Try building your own resources and see how things go! Try to tack on pull requests, validation of PRs pre-merge, and anything else, and report back the cool things you find! 

Good luck out there! 

Sunday, July 14, 2019

Network Engineering is Dying (Except at Cloud Providers)

Hey all!

This past week I spoke to a recruiter for one of the gang of 4 largest companies in tech. That term refers to Google, Amazon, Facebook, Apple (and sometimes Microsoft). The recruiter pitched me on a network engineering role - something that I've happily done for years now.

For the past 20+ years, network engineering teams from most companies have maintained the networks that connect computers which serve up every internet service we interact with each day. Network engineers make sure redundancies exist for the inevitable failures of a network that spans the globe, and they verify the health of all the hardware devices and interfaces which run the network.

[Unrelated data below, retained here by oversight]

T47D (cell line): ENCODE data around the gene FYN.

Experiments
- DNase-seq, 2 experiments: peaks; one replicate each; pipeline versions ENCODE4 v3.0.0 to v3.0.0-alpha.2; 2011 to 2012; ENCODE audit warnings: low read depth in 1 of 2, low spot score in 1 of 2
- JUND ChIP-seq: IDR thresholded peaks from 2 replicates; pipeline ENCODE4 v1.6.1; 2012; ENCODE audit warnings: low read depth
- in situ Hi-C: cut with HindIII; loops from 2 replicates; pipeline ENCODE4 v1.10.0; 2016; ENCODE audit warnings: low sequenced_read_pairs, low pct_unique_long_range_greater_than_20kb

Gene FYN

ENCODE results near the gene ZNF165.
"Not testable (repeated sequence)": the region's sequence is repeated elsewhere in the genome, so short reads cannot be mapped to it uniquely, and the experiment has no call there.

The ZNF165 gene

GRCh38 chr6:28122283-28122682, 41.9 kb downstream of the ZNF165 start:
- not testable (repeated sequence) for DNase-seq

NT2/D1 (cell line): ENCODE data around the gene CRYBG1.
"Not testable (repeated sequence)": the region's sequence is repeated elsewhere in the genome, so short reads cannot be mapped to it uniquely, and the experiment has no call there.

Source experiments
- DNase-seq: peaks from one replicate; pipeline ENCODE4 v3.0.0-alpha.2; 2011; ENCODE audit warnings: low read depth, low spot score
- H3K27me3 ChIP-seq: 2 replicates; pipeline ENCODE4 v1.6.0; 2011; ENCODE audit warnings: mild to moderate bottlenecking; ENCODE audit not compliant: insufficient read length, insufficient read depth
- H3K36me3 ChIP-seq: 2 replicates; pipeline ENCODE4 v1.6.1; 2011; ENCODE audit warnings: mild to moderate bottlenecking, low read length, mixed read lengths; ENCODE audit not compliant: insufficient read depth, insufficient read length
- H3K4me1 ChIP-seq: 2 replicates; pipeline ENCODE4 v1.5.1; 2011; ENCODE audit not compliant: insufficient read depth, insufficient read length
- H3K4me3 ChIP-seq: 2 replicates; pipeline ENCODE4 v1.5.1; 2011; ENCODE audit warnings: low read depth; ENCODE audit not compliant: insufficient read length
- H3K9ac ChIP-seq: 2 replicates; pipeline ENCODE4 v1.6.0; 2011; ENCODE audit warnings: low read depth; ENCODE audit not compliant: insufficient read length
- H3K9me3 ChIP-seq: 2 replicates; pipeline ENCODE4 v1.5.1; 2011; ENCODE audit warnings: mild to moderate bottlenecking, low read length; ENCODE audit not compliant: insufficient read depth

A common analogy for network engineering is building the roads for the application "cars" to drive upon.

These jobs have been stable and profitable, integral to the growth and stability of any company that wants to use the internet to drive its business (read: all of them). Most would jump at the opportunity to take any job at these companies. These jobs sparkle on resumes, and even if the day-to-day is similar to most other jobs in the industry, the looming profile these companies have in the news cycle mean it'd be foolish to write off an employment opportunity like this one.

However, the world of network engineering is changing. Many would say dying.